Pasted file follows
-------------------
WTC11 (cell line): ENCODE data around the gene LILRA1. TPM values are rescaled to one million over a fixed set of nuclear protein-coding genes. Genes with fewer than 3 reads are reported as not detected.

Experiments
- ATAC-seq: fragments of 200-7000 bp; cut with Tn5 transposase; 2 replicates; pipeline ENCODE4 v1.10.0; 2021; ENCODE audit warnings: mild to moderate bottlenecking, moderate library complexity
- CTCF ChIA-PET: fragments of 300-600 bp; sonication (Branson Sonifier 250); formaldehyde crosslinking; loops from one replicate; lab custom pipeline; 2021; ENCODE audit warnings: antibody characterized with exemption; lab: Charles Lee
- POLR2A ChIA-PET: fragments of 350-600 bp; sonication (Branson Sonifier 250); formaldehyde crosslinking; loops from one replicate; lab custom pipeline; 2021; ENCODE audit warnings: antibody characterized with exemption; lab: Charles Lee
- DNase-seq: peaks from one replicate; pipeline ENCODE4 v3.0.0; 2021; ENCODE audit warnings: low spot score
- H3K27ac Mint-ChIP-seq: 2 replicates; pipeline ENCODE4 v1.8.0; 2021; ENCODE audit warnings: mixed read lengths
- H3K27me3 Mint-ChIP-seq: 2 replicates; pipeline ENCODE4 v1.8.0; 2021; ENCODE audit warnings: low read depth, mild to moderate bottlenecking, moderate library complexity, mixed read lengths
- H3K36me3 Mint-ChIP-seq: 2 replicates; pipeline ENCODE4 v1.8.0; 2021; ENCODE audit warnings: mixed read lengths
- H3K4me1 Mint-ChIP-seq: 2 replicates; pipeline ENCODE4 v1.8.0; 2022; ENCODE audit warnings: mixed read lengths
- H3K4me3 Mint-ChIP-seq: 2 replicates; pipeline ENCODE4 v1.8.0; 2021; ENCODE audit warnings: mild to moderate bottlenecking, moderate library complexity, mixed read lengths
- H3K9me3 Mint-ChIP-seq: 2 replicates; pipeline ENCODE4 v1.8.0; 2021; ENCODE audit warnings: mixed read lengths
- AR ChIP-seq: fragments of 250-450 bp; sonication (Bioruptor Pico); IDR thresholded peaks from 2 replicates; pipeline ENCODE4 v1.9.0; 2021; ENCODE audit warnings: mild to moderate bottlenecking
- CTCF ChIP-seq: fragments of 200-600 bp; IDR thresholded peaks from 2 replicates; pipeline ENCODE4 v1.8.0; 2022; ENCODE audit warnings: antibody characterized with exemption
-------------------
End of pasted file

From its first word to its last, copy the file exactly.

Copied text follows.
WTC11 (cell line): ENCODE data around the gene LILRA1. TPM values are rescaled to one million over a fixed set of nuclear protein-coding genes. Genes with fewer than 3 reads are reported as not detected.

Experiments
- ATAC-seq: fragments of 200-7000 bp; cut with Tn5 transposase; 2 replicates; pipeline ENCODE4 v1.10.0; 2021; ENCODE audit warnings: mild to moderate bottlenecking, moderate library complexity
- CTCF ChIA-PET: fragments of 300-600 bp; sonication (Branson Sonifier 250); formaldehyde crosslinking; loops from one replicate; lab custom pipeline; 2021; ENCODE audit warnings: antibody characterized with exemption; lab: Charles Lee
- POLR2A ChIA-PET: fragments of 350-600 bp; sonication (Branson Sonifier 250); formaldehyde crosslinking; loops from one replicate; lab custom pipeline; 2021; ENCODE audit warnings: antibody characterized with exemption; lab: Charles Lee
- DNase-seq: peaks from one replicate; pipeline ENCODE4 v3.0.0; 2021; ENCODE audit warnings: low spot score
- H3K27ac Mint-ChIP-seq: 2 replicates; pipeline ENCODE4 v1.8.0; 2021; ENCODE audit warnings: mixed read lengths
- H3K27me3 Mint-ChIP-seq: 2 replicates; pipeline ENCODE4 v1.8.0; 2021; ENCODE audit warnings: low read depth, mild to moderate bottlenecking, moderate library complexity, mixed read lengths
- H3K36me3 Mint-ChIP-seq: 2 replicates; pipeline ENCODE4 v1.8.0; 2021; ENCODE audit warnings: mixed read lengths
- H3K4me1 Mint-ChIP-seq: 2 replicates; pipeline ENCODE4 v1.8.0; 2022; ENCODE audit warnings: mixed read lengths
- H3K4me3 Mint-ChIP-seq: 2 replicates; pipeline ENCODE4 v1.8.0; 2021; ENCODE audit warnings: mild to moderate bottlenecking, moderate library complexity, mixed read lengths
- H3K9me3 Mint-ChIP-seq: 2 replicates; pipeline ENCODE4 v1.8.0; 2021; ENCODE audit warnings: mixed read lengths
- AR ChIP-seq: fragments of 250-450 bp; sonication (Bioruptor Pico); IDR thresholded peaks from 2 replicates; pipeline ENCODE4 v1.9.0; 2021; ENCODE audit warnings: mild to moderate bottlenecking
- CTCF ChIP-seq: fragments of 200-600 bp; IDR thresholded peaks from 2 replicates; pipeline ENCODE4 v1.8.0; 2022; ENCODE audit warnings: antibody characterized with exemption